The Project Gutenberg EBook of Arthur, Copied And Edited From The Marquis of Bath's MS


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A Short Sketch of His Life and History in English Verse of the First Half of the Fifteenth Century

Copied and Edited From the Marquis of Bath's MS.


Frederick J. Furnivall, M.A., Camb.

Editor of De Borron's and Lonelich's "History of the Holy Graal," Walter Map's "Queste Del Saint Graal," Etc. Etc.

Published for the Early English Text Society,
by Trübner & Co., 60, Paternoster Row.


[pg v]


As one of the chief objects of the Early English Text Society is to print every Early English Text relating to Arthur, the Committee have decided that this short sketch of the British hero's life shall form one of the first issue of the Society's publications. The six hundred and forty-two English lines here printed occur in an incomplete Latin Chronicle of the Kings of Britain, bound up with many other valuable pieces in a MS. belonging to the Marquis of Bath. The old chronicler has dealt with Uther Pendragon, and Brounsteele (Excalibur), and is narrating Arthur's deeds, when, as if feeling that Latin prose was no fit vehicle for telling of Arthur, king of men, he breaks out into English verse,

"Herkeneþ, þat loueþ honour,

Of kyng Arthour & hys labour."

The story he tells is an abstract, with omissions, of the earlier version of Geoffry of Monmouth, before the love of Guinevere for Lancelot was introduced by the French-writing English romancers of the Lionheart's time (so far as I know), into the Arthur tales. The fact of Mordred's being Arthur's son, begotten by him on his sister, King Lot's wife, is also omitted; so that the story is just that of a British king founding the Round Table, conquering Scotland, Ireland, Gothland, and divers parts of France, killing a giant from Spain, [pg vi] beating Lucius the Emperor of Rome, and returning home to lose his own life, after the battle in which the traitor whom he had trusted, and who has seized his queen and his land, was slain.

"He that will more look,

Read on the French book,"

says our verse-writer: and to that the modern reader must still be referred, or to the translations of parts of it, which we hope to print or reprint, and that most pleasantly jumbled abstract of its parts by Sir Thomas Maleor, Knight, which has long been the delight of many a reader,—though despised by the stern old Ascham, whose Scholemaster was to turn it out of the land.—There the glory of the Holy Grail will be revealed to him; there the Knight of God made known; there the only true lovers in the world will tell their loves and kiss their kisses before him; and the Fates which of old enforced the penalty of sin will show that their arm is not shortened, and that though the brave and guilty king fights well and gathers all the glory of the world around him, yet still the sword is over his head, and, for the evil that he has done, his life and vain imaginings must pass away in dust and confusion.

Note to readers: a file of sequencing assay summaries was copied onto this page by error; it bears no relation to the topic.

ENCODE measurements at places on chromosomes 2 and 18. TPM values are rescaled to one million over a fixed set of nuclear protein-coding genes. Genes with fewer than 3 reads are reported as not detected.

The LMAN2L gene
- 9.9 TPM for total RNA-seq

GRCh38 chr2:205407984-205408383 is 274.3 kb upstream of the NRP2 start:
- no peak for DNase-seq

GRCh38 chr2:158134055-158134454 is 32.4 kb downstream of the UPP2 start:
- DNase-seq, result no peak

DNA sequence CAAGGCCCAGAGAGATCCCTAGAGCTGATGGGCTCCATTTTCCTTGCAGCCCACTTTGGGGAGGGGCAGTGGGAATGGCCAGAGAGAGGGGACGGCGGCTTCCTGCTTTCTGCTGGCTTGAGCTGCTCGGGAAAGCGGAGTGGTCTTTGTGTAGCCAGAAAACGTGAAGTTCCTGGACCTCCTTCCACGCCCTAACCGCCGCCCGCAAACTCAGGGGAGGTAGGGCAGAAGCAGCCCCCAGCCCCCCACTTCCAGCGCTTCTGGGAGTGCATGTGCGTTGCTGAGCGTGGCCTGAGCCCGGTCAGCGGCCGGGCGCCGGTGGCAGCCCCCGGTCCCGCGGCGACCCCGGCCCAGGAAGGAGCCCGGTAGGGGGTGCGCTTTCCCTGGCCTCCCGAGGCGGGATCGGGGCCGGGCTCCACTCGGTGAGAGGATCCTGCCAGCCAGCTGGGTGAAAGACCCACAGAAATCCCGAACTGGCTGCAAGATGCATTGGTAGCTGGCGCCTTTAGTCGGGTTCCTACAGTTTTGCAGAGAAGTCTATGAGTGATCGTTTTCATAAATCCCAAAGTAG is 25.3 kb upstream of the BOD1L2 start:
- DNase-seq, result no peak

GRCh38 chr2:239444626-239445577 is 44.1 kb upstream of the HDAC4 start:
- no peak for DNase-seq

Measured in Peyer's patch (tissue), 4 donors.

Of the language of the Poem there is little to say: its dialect is Southern, as shown by the verbal plural th, the vyve for five, zyx for six, ych for I, har (their), ham (them), for her, hem; hulle, dude, ȝut, for hill, did, yet, the infinitive in y (rekeny), etc. Of its poetical merits, every reader will judge for himself; but that it has power in some parts I hope few will deny. Arthur's answer to Lucius, and two lines in the duel with Frollo,

"There was no word y-spoke,

But eche had other by the throte,"

are to be noted. Parts of the MS. have very much faded since it was written some ten or twenty years before 1450, so that a [pg vii] few of the words are queried in the print. The MS. contains a few metrical points and stops, which I have here printed between parentheses (). The expansions of the contractions are printed in italics, but the ordinary doubt whether the final lined n or u—for they are often undistinguishable—is to be printed ne, nne, or un, exists here too.

I am indebted to Mr. Sims, of the Manuscript Department of the British Museum, for pointing out the Poem to me, and to the Marquis of Bath for his kind permission to copy it for printing.

3, Old Square, Lincoln's Inn,

London, W.C., August 30, 1864.

[pg 1]


From the Marquis of Bath's MS.

BEF. 1450 A.D.

[The Latin side notes in italics, and the stops of the text in parentheses (), are those of the MS.]

Herkeneþ, þat loueþ honour, [Fol. 42b.]

Of kyng Arthour & hys labour;

And furst how he was bygete, How Arthur was begotten

As þat we in bokis do rede. 4

Vther pendragone was hys fader, by Pendragon on Ygerne.

And ygerne was hys Moder.

Pendragone ys in walysche

'Dragones heed' on Englysche; Pendragon (t.i. Dragon's Head) made two painted dragons, 8

He maked ypeynted dragones two;

Oon schold byfore him goo

Whan he went to batayle,

Whan he wold hys foes sayle; 12

That other abood at wynchester,

Euermore stylle there.

Bretones ȝaf hym þat Name, and thence had his name.

Vther Pendragone þe same, 16

For þat skyle fer & nere

Euer-more hyt to here.

The Erles wyff of Cornewayle How Uther loved the Earl of Cornwall's wife,

He loued to Muche sanz fayle; 20

[pg 2 - Arthur Has the Round Table Made.]